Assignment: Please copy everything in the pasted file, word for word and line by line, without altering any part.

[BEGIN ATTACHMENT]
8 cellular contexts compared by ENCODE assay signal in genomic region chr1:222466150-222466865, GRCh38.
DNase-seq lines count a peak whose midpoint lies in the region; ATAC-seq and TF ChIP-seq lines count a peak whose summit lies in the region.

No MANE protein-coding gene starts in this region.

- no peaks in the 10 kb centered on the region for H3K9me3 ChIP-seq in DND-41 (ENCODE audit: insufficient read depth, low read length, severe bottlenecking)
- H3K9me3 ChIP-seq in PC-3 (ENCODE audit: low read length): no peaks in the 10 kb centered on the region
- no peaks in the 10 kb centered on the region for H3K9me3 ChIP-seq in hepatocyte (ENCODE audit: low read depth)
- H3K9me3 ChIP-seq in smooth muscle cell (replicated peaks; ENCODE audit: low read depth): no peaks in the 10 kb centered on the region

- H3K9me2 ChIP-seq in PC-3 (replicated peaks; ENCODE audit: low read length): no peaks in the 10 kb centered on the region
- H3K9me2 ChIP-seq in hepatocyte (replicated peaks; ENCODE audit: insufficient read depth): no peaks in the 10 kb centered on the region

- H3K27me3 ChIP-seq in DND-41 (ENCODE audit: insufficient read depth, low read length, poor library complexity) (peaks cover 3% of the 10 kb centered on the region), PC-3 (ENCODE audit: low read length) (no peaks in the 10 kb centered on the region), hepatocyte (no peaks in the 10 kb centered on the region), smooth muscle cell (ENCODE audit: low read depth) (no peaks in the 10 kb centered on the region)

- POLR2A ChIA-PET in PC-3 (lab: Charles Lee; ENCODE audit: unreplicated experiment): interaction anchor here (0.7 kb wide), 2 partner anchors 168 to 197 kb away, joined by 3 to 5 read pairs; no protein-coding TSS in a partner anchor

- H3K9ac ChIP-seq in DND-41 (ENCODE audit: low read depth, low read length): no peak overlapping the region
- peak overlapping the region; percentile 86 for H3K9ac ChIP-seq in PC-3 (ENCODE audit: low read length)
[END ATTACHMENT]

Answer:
8 cellular contexts compared by ENCODE assay signal in genomic region chr1:222466150-222466865, GRCh38.
DNase-seq lines count a peak whose midpoint lies in the region; ATAC-seq and TF ChIP-seq lines count a peak whose summit lies in the region.

No MANE protein-coding gene starts in this region.

- no peaks in the 10 kb centered on the region for H3K9me3 ChIP-seq in DND-41 (ENCODE audit: insufficient read depth, low read length, severe bottlenecking)
- H3K9me3 ChIP-seq in PC-3 (ENCODE audit: low read length): no peaks in the 10 kb centered on the region
- no peaks in the 10 kb centered on the region for H3K9me3 ChIP-seq in hepatocyte (ENCODE audit: low read depth)
- H3K9me3 ChIP-seq in smooth muscle cell (replicated peaks; ENCODE audit: low read depth): no peaks in the 10 kb centered on the region

- H3K9me2 ChIP-seq in PC-3 (replicated peaks; ENCODE audit: low read length): no peaks in the 10 kb centered on the region
- H3K9me2 ChIP-seq in hepatocyte (replicated peaks; ENCODE audit: insufficient read depth): no peaks in the 10 kb centered on the region

- H3K27me3 ChIP-seq in DND-41 (ENCODE audit: insufficient read depth, low read length, poor library complexity) (peaks cover 3% of the 10 kb centered on the region), PC-3 (ENCODE audit: low read length) (no peaks in the 10 kb centered on the region), hepatocyte (no peaks in the 10 kb centered on the region), smooth muscle cell (ENCODE audit: low read depth) (no peaks in the 10 kb centered on the region)

- POLR2A ChIA-PET in PC-3 (lab: Charles Lee; ENCODE audit: unreplicated experiment): interaction anchor here (0.7 kb wide), 2 partner anchors 168 to 197 kb away, joined by 3 to 5 read pairs; no protein-coding TSS in a partner anchor

- H3K9ac ChIP-seq in DND-41 (ENCODE audit: low read depth, low read length): no peak overlapping the region
- peak overlapping the region; percentile 86 for H3K9ac ChIP-seq in PC-3 (ENCODE audit: low read length)